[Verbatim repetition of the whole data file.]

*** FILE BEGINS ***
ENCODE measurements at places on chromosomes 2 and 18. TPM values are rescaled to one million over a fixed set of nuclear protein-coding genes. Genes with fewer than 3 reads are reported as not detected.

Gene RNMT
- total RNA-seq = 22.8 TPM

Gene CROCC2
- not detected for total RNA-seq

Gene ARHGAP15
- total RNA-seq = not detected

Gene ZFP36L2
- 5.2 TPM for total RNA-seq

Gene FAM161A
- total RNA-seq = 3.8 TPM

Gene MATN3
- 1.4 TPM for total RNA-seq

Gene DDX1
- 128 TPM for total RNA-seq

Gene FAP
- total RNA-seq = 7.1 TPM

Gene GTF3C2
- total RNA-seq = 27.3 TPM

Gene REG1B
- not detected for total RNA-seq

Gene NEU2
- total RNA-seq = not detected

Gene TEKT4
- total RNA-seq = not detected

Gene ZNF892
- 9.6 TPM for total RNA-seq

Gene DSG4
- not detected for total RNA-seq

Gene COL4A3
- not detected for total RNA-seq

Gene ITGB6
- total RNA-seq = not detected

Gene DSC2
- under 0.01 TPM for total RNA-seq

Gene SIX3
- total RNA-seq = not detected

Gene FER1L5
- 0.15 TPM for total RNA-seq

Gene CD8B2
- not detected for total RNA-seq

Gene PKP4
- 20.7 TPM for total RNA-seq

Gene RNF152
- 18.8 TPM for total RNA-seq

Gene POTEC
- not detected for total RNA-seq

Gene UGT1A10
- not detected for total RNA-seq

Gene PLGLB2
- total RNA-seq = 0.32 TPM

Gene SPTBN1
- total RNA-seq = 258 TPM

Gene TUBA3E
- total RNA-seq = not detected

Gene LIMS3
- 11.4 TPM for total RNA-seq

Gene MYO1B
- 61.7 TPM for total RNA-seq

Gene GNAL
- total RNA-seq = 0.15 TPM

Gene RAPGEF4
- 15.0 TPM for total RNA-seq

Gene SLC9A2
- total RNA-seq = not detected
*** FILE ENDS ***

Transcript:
ENCODE measurements at places on chromosomes 2 and 18. TPM values are rescaled to one million over a fixed set of nuclear protein-coding genes. Genes with fewer than 3 reads are reported as not detected.

Gene RNMT
- total RNA-seq = 22.8 TPM

Gene CROCC2
- not detected for total RNA-seq

Gene ARHGAP15
- total RNA-seq = not detected

Gene ZFP36L2
- 5.2 TPM for total RNA-seq

Gene FAM161A
- total RNA-seq = 3.8 TPM

Gene MATN3
- 1.4 TPM for total RNA-seq

Gene DDX1
- 128 TPM for total RNA-seq

Gene FAP
- total RNA-seq = 7.1 TPM

Gene GTF3C2
- total RNA-seq = 27.3 TPM

Gene REG1B
- not detected for total RNA-seq

Gene NEU2
- total RNA-seq = not detected

Gene TEKT4
- total RNA-seq = not detected

Gene ZNF892
- 9.6 TPM for total RNA-seq

Gene DSG4
- not detected for total RNA-seq

Gene COL4A3
- not detected for total RNA-seq

Gene ITGB6
- total RNA-seq = not detected

Gene DSC2
- under 0.01 TPM for total RNA-seq

Gene SIX3
- total RNA-seq = not detected

Gene FER1L5
- 0.15 TPM for total RNA-seq

Gene CD8B2
- not detected for total RNA-seq

Gene PKP4
- 20.7 TPM for total RNA-seq

Gene RNF152
- 18.8 TPM for total RNA-seq

Gene POTEC
- not detected for total RNA-seq

Gene UGT1A10
- not detected for total RNA-seq

Gene PLGLB2
- total RNA-seq = 0.32 TPM

Gene SPTBN1
- total RNA-seq = 258 TPM

Gene TUBA3E
- total RNA-seq = not detected

Gene LIMS3
- 11.4 TPM for total RNA-seq

Gene MYO1B
- 61.7 TPM for total RNA-seq

Gene GNAL
- total RNA-seq = 0.15 TPM

Gene RAPGEF4
- 15.0 TPM for total RNA-seq

Gene SLC9A2
- total RNA-seq = not detected